sed -i 's/;opcache.save_comments=1/opcache.save_comments=1/g' /usr/local/lsws/lsphp81/etc/php/8.1/litespeed/php.ini

sed -i 's/;opcache.max_accelerated_files=10000/opcache.max_accelerated_files=20000/g' /usr/local/lsws/lsphp81/etc/php/8.1/litespeed/php.ini

sed -i 's/;opcache.memory_consumption=128/opcache.memory_consumption=512/g' /usr/local/lsws/lsphp81/etc/php/8.1/litespeed/php.ini

sed -i 's/;opcache.interned_strings_buffer=8/opcache.interned_strings_buffer=64/g' /usr/local/lsws/lsphp81/etc/php/8.1/litespeed/php.ini


pkill -f "lsphp"
systemctl restart lsws

After running all those commands, make sure to add this line manually on the file as well. You can add on any place, just ensure that it doesn't have a ; before

nano /usr/local/lsws/lsphp81/etc/php/8.1/litespeed/php.ini

#Add this lines:
apc.enable_cli = 1

Now php is good to go. We just need to set Redis. To do so:

sed -i 's/port 6379/port 0/g' /etc/redis/redis.conf

line_old='# unixsocket /run/redis.sock'

line_new='unixsocket /var/run/redis/redis-server.sock'

sed -i "s%$line_old%$line_new%g" /etc/redis/redis.conf

sed -i 's/# unixsocketperm 700/unixsocketperm 770/g' /etc/redis/redis.conf

sed -i 's/# maxmemory <bytes>/maxmemory 1024mb/g' /etc/redis/redis.conf

systemctl restart redis-server

Optimizing NextCloud

We are close to the end! Now, enter on the user files and setup this cron job:

su files
crontab -e

#Use this one
*/5  *  *  *  * /usr/local/lsws/lsphp81/bin/php -f /home/files/public_html/cron.php

Should look like this:

Now, go to public_html and edit config/config.php. We are going to use redis :)

Be careful on this part and open the terminal in full screen before copy and pasting the command. The spacing must be perfect on NextCloud will return error 500.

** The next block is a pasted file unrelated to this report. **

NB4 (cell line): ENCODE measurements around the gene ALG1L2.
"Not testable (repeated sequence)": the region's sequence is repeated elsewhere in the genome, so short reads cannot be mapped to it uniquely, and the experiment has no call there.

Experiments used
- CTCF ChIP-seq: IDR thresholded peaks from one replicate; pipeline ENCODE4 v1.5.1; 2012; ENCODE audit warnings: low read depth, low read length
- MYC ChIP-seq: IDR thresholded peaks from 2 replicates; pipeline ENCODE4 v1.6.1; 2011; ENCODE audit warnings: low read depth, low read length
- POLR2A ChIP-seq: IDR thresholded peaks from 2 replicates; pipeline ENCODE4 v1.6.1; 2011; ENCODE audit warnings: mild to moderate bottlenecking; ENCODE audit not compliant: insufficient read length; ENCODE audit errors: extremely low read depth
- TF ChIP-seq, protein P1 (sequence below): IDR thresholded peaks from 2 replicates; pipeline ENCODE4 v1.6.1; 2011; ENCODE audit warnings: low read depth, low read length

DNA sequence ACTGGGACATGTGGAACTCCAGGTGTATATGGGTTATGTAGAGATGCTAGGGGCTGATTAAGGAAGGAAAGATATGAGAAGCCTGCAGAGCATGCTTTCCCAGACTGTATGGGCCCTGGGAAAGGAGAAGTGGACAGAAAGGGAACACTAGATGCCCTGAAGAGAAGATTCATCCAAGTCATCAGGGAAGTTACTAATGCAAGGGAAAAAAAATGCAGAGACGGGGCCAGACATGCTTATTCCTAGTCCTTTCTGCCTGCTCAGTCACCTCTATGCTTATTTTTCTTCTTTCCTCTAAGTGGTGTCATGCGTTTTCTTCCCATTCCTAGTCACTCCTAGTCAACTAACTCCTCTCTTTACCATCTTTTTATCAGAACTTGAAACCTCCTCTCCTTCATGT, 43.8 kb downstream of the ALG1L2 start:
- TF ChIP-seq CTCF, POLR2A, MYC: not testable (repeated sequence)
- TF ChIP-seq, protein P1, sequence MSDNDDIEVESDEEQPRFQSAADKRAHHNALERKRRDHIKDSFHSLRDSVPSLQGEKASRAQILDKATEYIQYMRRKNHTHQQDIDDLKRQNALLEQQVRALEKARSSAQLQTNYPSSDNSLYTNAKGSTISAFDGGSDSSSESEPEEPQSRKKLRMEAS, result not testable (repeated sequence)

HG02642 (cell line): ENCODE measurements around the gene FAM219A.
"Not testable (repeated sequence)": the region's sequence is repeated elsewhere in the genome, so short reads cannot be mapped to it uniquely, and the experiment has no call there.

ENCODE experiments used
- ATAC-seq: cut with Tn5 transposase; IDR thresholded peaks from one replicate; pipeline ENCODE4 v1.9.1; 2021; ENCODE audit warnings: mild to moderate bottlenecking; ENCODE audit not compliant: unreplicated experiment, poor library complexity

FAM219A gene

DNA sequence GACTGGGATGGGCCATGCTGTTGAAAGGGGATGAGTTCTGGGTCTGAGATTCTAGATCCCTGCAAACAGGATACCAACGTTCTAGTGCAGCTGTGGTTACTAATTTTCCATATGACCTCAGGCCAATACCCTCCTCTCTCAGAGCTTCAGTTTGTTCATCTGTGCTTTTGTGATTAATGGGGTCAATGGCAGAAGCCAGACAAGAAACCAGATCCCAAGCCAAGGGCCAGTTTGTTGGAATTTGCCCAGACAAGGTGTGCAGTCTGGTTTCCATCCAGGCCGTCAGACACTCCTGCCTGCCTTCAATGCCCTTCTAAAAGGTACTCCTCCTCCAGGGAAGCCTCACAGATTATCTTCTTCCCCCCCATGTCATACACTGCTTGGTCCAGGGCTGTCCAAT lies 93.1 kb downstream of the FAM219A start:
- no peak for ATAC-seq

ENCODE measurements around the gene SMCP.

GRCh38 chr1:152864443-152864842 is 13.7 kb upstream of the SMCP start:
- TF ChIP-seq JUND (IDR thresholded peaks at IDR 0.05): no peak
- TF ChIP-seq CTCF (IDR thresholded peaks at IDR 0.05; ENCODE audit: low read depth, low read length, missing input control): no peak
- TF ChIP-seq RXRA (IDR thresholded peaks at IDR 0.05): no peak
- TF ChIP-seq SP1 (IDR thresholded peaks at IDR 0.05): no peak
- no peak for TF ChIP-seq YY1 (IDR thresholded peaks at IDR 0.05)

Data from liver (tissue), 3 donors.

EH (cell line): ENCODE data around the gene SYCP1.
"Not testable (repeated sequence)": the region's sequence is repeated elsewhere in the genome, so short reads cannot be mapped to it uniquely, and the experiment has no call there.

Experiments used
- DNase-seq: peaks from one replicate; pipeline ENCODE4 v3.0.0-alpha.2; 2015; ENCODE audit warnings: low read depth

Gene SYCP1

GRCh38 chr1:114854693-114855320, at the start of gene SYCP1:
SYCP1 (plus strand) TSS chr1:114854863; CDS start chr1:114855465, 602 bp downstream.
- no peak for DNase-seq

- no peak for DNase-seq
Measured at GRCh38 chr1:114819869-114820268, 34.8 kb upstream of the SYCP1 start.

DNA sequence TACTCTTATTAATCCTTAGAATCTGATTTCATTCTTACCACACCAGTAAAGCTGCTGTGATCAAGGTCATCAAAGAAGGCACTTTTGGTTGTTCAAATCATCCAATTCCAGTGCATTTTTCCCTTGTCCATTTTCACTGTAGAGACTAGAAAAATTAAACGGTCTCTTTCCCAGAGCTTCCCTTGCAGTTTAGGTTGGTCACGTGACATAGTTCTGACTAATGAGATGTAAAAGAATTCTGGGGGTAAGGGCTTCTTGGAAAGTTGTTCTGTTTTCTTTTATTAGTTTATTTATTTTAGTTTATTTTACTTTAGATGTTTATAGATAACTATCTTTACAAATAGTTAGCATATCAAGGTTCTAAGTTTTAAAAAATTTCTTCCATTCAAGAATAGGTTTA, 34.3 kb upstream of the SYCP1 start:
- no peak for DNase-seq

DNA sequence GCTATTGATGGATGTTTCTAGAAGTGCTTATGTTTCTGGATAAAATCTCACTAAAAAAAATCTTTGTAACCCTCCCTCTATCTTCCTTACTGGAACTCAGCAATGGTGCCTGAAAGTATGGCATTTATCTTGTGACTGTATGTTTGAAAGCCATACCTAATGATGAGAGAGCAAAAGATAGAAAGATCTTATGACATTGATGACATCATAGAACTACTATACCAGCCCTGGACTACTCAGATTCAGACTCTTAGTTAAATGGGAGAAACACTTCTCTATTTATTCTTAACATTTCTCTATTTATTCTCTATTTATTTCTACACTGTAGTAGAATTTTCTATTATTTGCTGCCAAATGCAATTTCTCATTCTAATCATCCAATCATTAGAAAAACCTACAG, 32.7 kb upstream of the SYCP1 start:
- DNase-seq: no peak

cd /home/files/public_html

nano config/config.php

On config.php, add the following below 'installed' => true,

  'memcache.local' => '\OC\Memcache\APCu',
  'memcache.distributed' => '\OC\Memcache\Redis',
  'memcache.locking' => '\OC\Memcache\Redis',
  'redis' => [
     'host'     => '/run/redis/redis-server.sock',
     'port'     => 0,
     'dbindex'  => 0,
],

Remember, the spacing must be perfect. It should look like this:

Now, go back to the root user and kill the php processes

exit

usermod -a -G redis files  #Adding the redis to the files user

pkill -f "lsphp"
systemctl restart lsws
systemctl restart redis-server
systemctl enable redis-server

Now, inside the NextCloud Interface, start using the cron job that we created in the past:
Administration settings -> Basic Settings - Cron (Recommended)

Last thing we want to do is verify is Redis is working. To do so, enter on the files user and run this command:

su files
redis-cli -s /var/run/redis/redis-server.sock MONITOR

You should see an "OK":

Try to navigate on NextCloud panel and see if something else appears:

If a lot of stuff appearead, redis is working perfectly.

Finishing and making it easy to mantain the server for the long run

One thing that NextCloud does well is supporting CLI. You can do a LOT just using the "occ" comand.

To make the usage comfortable, we should add the php path to the system. To do so, enter on the files user and add this line on the .bashrc file

su files #to enter on the files user

nano ~/.bashrc #To edit the bashrc file of the files user

# Add this to .bashrc in order to allow occ to be executed from anywhere
alias occ='/usr/local/lsws/lsphp81/bin/php occ'

#Loding the bashrc file right now
source ~/.bashrc

Now check this out, you can use ANY occ command directly at your public_html

cd ~/public_html/

occ upgrade

Check how cool is it:

files@racknerd-b69ba5:~/public_html$ occ upgrade
Nextcloud is already latest version
files@racknerd-b69ba5:~/public_html$

Well, that is the end :)

Congratulations, you now have a FAST, stable and secure NextCloud. If you failed on some step, feel free to drop a comment here and I will help as best as I can.

Thanks for reading, that is all!